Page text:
-Stephen
      StephenChapman
  • RE: Capitalizing on hidden sources of traffic: A tale of pure awesomeness

    So you are basicly taking traffic from people obviously looking for something else and redirecting them to your own... I would understand it if it was related, but completely random traffic just because it's legal to set up a domain name and use a redirect?
    I think that makes the web a harder place to navigate and it tricks people out of finding what they are really looking for, so to ME, it is unethical.
    raul.vejar@...
    • RE: Capitalizing on hidden sources of traffic: A tale of pure awesomeness

      @raul.vejar@... I understand what you're saying, but the domain name led to nowhere. A person visiting the URL initially was taken to nowhere. Being taken to nowhere versus being taken to an unrelated page is essentially one-in-the-same if what you see when you visit isn't what you expected.<br><br>In my opinion, the lack of ethics occurs when the page/content a person is forwarded to is malicious. In my case, the post I'm forwarding people to is educational. I don't see how that is unethical -- especially when there's really no way to create a site that accurately represents the domain name I registered (I would post it here, but again, it's wordage is NSFW).<br><br>And since registering it, people finding their way to the domain at this point are doing so knowing that the domain name forwards to something seemingly unrelated to the name. I mean, if I said, "hey, www.big-greasy-potato-chips-in-cold-weather.com redirects to an article about how to search Google more efficiently," is that unethical? Sure, the content is unrelated, but what's unethical about it -- especially if the domain name led to nothing initially? On the other hand, if that site redirects to a vulgar picture or pornographic Web site or a site with a malware script upon visiting, that's when I feel ethical boundaries have been crossed.<br><br>I get it that misdirection and link bait is considered unethical through-and-through to many people, but I don't quite fall into that camp. If I'm misdirected to something that's not malicious or is entertaining or educational, I'm fine with that. But here again, that's just my personal opinion.<br><br>Thanks for your feedback!<br><br>-Stephen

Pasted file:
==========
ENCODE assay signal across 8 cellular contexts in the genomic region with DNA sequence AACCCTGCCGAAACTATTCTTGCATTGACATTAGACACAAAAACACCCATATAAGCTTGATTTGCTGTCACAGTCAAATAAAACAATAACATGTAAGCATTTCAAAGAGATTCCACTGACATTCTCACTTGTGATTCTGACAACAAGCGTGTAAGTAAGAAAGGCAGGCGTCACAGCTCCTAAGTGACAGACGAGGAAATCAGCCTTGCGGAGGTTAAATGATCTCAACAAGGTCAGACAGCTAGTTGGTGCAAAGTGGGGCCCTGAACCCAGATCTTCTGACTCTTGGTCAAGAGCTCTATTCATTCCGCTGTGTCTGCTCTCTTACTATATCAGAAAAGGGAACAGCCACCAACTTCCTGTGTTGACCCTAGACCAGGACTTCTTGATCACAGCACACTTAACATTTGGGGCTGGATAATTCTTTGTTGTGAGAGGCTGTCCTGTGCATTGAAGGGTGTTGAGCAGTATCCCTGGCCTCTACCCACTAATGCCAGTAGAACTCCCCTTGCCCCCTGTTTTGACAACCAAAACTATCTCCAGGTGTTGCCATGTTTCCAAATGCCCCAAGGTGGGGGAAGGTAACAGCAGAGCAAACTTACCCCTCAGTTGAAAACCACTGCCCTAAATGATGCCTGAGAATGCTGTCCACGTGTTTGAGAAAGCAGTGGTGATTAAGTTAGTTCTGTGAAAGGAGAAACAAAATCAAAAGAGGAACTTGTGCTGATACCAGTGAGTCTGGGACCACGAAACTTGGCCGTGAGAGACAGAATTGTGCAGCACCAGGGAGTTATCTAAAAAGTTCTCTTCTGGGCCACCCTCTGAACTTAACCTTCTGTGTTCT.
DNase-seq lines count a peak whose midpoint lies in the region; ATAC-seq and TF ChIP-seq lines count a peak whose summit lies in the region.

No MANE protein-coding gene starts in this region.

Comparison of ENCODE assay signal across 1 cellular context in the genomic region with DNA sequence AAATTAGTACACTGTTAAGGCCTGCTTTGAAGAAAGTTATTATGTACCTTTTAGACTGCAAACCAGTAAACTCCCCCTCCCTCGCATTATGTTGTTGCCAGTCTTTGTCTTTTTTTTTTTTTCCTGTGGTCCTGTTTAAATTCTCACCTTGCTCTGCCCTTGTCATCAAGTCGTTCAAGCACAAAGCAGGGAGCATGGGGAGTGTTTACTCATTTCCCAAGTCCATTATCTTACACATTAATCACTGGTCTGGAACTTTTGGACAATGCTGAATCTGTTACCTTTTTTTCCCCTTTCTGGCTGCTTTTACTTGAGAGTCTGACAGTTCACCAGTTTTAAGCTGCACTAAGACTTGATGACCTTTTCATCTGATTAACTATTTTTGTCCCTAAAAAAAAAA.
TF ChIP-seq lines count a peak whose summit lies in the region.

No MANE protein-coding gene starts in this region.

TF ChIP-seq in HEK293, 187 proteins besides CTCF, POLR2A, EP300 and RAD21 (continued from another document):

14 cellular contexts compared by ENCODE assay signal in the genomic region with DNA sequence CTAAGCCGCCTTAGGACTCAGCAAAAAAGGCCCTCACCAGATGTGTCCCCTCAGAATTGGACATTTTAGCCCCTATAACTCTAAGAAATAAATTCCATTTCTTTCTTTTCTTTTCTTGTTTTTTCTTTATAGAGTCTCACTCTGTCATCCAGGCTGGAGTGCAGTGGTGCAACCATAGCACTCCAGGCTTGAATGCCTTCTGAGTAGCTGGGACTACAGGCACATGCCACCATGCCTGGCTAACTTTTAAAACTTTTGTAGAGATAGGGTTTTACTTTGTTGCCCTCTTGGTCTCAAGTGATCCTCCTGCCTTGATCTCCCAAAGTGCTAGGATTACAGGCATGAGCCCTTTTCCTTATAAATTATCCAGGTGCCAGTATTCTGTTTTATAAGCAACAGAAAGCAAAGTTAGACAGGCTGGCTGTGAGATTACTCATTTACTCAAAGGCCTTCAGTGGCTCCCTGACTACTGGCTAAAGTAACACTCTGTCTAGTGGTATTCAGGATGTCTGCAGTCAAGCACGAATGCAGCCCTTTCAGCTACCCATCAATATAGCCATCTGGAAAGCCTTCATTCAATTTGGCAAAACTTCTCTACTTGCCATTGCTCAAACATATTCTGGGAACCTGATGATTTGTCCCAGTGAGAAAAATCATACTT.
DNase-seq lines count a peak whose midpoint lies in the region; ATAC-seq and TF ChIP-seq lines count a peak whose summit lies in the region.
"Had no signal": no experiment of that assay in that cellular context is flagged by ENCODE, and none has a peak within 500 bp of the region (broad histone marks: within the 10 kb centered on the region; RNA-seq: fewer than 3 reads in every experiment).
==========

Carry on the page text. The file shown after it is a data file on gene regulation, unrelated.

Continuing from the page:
StephenChapman
  • RE: Capitalizing on hidden sources of traffic: A tale of pure awesomeness

    You just discovered 'direct navigation' traffic? Congrats. It only took you 5 years to do so, lol. This is a post that would be considered revolutionary around 1995. Today, it is a post that makes you look like the greenest noob on the planet.
    tim111111
    • RE: Capitalizing on hidden sources of traffic: A tale of pure awesomeness

      @tim111111 It seems you missed the point of the article completely, so that either makes your comprehension skills "noobish," or you're just feeling particularly sassy today.<br><br>*I* have known about this method for quite a long time. Others, however, do not. Let me clarify that this post isn't referencing someone typing some random keyword into an address bar, adding a .com on the end and seeing where it takes them. Re-read (or read, if you didn't) the article if that's what you think I'm talking about.<br><br>This is an educational blog with a viewership that reaches more into the domain of individuals who *do not* know things like this, so I'm here to teach them through example. If you already know about it, good for you! I'm addressing those who don't. And who cares if this post makes anyone look like a "noob?" People have to start somewhere, and that's what I provide for people: A place to start and to get the creative ideas flowing.<br><br>Let me guess; you're one of those types of people who would call a 90 year-old who's never been on a computer a "noob" because they don't know how to type, huh? lol.<br><br>-Stephen
      StephenChapman